Monday 20 November 2017

Fuel and education bills rise despite overall fall in prices

Increase in state-controlled costs hurting businesses -- ISME

Aideen Sheehan Consumer Correspondent

STATE-influenced costs are continuing to rise even though overall prices fell by 3.1pc over the past year.

Prices controlled by the Government increased by up to 9pc as energy, education and transport costs flew in the face of the overall trend of price deflation.

Business group ISME warned the Government it should "take the opportunity to regain competitiveness while inflation remained in negative territory" with a root-and-branch review of government costs.

There were small glimmers of light for beleaguered Finance Minister Brian Lenihan yesterday, as the Consumer Price Index rose for the second month on the trot and manufacturing output rose by more than 13pc.

And the Central Bank also said that the economy was likely to start growing again in the second half of the year at a "modest" pace, but it warned that lower incomes and high unemployment were likely to hold back consumer spending.

Davy stockbrokers said that most domestic prices were still falling because of weak demand.

But energy costs over which businesses and consumers had no control were the main driver of price rises.

Fine Gael accused the Government of hammering consumers and businesses with higher charges such as energy costs up by 9.1pc, education costs up 8.7pc and transport costs up 5pc.

"The CSO figures reveal that areas of the economy controlled and regulated by the Government have seen consistent inflation, even when the rest of the economy has been getting cheaper. This cannot continue," said the party's innovation spokesperson Deirdre Clune.

Dental charges were also up by more than 14pc last month, as a result of the Government's severe cuts to the PRSI-subsidised dental scheme.

The Irish Dental Association called on new Social Protection Minister Eamon O Cuiv to reverse this "stealth tax", which it said would damage the nation's health.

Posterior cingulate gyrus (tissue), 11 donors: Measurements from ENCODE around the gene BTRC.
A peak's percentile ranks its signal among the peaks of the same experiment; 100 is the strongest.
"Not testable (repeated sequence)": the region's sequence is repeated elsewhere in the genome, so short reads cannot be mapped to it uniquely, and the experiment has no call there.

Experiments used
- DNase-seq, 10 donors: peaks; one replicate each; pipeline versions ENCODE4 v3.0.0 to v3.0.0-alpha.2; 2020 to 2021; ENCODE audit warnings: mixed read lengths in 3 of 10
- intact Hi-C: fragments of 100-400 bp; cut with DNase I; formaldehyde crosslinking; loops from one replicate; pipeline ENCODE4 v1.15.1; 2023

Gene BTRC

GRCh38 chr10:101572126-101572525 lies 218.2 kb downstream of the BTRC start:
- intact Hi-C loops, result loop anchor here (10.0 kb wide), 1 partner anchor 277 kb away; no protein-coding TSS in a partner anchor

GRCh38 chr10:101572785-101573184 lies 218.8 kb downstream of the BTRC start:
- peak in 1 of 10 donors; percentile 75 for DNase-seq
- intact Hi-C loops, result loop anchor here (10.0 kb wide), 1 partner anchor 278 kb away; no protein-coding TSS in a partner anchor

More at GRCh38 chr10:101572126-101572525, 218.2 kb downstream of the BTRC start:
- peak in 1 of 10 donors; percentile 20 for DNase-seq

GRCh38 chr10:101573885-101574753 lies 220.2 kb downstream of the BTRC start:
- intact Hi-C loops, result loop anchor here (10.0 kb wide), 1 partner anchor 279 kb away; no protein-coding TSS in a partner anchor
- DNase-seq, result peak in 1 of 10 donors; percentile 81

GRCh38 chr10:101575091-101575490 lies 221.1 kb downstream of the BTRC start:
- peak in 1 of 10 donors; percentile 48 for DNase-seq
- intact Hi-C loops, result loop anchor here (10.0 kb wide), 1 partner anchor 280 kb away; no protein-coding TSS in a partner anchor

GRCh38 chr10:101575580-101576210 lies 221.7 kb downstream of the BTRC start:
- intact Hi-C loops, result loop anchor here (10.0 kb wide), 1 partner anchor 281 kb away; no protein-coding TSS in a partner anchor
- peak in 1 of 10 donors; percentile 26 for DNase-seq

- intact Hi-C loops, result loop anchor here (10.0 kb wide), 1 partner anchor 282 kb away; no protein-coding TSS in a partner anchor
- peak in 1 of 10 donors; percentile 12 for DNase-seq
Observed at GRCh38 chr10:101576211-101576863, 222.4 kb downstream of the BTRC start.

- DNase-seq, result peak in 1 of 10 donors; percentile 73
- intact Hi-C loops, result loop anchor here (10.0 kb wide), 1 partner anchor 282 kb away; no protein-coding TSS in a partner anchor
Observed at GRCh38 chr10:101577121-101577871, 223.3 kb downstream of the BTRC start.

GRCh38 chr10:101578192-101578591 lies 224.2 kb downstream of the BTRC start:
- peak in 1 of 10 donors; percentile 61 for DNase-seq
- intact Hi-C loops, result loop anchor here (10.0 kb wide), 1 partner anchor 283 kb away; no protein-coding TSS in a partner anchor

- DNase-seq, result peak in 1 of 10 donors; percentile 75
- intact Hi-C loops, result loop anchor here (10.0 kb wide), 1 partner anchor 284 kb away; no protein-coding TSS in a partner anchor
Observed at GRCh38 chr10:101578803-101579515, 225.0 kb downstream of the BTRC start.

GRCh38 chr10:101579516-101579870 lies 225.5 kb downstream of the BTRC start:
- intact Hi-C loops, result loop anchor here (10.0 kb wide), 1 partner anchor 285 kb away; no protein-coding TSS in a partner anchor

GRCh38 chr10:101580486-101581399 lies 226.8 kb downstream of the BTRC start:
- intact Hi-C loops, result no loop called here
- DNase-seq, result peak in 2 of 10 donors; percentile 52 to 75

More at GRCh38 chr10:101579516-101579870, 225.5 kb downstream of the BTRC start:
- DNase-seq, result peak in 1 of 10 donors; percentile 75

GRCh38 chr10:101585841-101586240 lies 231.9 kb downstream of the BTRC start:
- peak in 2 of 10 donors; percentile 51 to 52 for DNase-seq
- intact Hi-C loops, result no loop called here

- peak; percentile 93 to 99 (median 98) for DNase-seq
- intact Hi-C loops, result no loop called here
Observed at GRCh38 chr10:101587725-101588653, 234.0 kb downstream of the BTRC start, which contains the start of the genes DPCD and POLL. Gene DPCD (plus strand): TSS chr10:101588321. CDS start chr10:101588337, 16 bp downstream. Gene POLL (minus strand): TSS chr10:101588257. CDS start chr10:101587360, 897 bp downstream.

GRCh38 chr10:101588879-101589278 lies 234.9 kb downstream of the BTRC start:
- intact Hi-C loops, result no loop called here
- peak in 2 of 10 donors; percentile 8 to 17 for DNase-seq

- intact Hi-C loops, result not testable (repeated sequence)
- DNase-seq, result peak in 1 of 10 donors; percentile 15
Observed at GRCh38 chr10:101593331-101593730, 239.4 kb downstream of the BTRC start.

However, there was some good news for parents as the Government's new free preschool scheme resulted in a 10pc fall in childcare costs.

The CSO figures show that overall prices nudged upwards by 0.1pc in March, following a 0.4pc rise in February, the first time since 2007 that the index has risen two months in a row.

Analysts predicted that prices would fall by between 1pc and 2pc this year, and it would be 2011 before the annual inflation rate increased again.

But soaring fuel prices contributed to the rise -- petrol and diesel prices were up more than 24pc in the last year, and up by more than 2pc in the last month alone.

The annual inflation rate is now falling at its lowest rate in a year, as it stands at -3.1pc.

Ibec's Retail Ireland said the huge price falls seen for shop-bought goods such as food (-8pc), clothes (-14pc), furniture (-8pc) and electronics (-12pc) showed how retailers had slashed prices continuously to save their businesses.


"Retailers have cut their overhead costs to the bone. Their ability to deliver further price cuts to consumers depends on the willingness of landlords to reverse huge rent increases," said Ibec Director Torlach Denihan.

And Irish prices were still falling strongly compared to the rest of Europe, and this was particularly noticeable for food, where UK consumers saw a 1pc increase.

"The grocery sector is certainly one area where Irish consumers are benefiting in the current deflationary environment, mainly due to the highly competitive nature of the industry," said Goodbody Stockbrokers economist Deirdre Ryan.

Irish Independent

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